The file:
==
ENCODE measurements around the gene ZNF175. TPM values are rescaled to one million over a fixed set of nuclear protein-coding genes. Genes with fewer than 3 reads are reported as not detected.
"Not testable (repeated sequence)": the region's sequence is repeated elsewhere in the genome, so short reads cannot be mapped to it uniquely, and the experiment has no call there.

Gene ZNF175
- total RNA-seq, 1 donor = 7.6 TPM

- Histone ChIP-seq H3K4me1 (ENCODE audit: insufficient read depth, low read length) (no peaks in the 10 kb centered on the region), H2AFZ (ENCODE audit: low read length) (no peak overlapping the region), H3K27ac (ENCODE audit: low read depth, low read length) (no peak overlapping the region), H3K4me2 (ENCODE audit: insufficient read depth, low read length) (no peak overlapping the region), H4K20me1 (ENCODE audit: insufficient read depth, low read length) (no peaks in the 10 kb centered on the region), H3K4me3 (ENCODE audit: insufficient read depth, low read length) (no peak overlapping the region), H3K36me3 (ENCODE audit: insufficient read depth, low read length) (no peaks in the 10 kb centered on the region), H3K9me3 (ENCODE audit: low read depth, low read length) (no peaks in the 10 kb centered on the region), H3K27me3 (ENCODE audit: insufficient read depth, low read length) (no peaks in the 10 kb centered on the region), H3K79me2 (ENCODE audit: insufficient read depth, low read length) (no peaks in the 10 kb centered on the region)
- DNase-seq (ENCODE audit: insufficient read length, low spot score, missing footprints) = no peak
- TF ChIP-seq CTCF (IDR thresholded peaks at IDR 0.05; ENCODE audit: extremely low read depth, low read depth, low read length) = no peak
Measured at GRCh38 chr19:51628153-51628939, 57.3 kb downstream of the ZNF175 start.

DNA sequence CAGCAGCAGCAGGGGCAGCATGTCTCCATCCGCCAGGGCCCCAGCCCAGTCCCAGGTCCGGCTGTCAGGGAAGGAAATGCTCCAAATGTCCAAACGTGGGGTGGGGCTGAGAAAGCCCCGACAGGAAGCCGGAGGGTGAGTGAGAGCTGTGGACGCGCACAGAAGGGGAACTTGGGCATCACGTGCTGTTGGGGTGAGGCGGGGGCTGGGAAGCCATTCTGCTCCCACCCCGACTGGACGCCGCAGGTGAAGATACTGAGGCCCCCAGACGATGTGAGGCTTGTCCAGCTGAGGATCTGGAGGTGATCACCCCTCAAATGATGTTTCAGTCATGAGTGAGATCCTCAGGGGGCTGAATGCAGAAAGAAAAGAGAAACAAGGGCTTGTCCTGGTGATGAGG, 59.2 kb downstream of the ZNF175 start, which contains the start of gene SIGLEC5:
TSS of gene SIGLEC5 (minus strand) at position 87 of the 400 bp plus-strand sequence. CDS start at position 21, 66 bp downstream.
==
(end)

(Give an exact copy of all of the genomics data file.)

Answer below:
ENCODE measurements around the gene ZNF175. TPM values are rescaled to one million over a fixed set of nuclear protein-coding genes. Genes with fewer than 3 reads are reported as not detected.
"Not testable (repeated sequence)": the region's sequence is repeated elsewhere in the genome, so short reads cannot be mapped to it uniquely, and the experiment has no call there.

Gene ZNF175
- total RNA-seq, 1 donor = 7.6 TPM

- Histone ChIP-seq H3K4me1 (ENCODE audit: insufficient read depth, low read length) (no peaks in the 10 kb centered on the region), H2AFZ (ENCODE audit: low read length) (no peak overlapping the region), H3K27ac (ENCODE audit: low read depth, low read length) (no peak overlapping the region), H3K4me2 (ENCODE audit: insufficient read depth, low read length) (no peak overlapping the region), H4K20me1 (ENCODE audit: insufficient read depth, low read length) (no peaks in the 10 kb centered on the region), H3K4me3 (ENCODE audit: insufficient read depth, low read length) (no peak overlapping the region), H3K36me3 (ENCODE audit: insufficient read depth, low read length) (no peaks in the 10 kb centered on the region), H3K9me3 (ENCODE audit: low read depth, low read length) (no peaks in the 10 kb centered on the region), H3K27me3 (ENCODE audit: insufficient read depth, low read length) (no peaks in the 10 kb centered on the region), H3K79me2 (ENCODE audit: insufficient read depth, low read length) (no peaks in the 10 kb centered on the region)
- DNase-seq (ENCODE audit: insufficient read length, low spot score, missing footprints) = no peak
- TF ChIP-seq CTCF (IDR thresholded peaks at IDR 0.05; ENCODE audit: extremely low read depth, low read depth, low read length) = no peak
Measured at GRCh38 chr19:51628153-51628939, 57.3 kb downstream of the ZNF175 start.

DNA sequence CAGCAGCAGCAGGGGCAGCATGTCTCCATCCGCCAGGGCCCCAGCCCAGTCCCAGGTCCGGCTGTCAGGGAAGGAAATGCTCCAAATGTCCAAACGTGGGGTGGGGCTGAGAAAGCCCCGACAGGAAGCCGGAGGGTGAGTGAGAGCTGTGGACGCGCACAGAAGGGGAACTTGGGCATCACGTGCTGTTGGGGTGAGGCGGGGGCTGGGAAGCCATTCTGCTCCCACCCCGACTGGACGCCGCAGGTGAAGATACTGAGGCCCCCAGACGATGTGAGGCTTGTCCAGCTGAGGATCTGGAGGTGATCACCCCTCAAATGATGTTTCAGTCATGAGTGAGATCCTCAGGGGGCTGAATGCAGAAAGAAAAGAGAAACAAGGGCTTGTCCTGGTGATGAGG, 59.2 kb downstream of the ZNF175 start, which contains the start of gene SIGLEC5:
TSS of gene SIGLEC5 (minus strand) at position 87 of the 400 bp plus-strand sequence. CDS start at position 21, 66 bp downstream.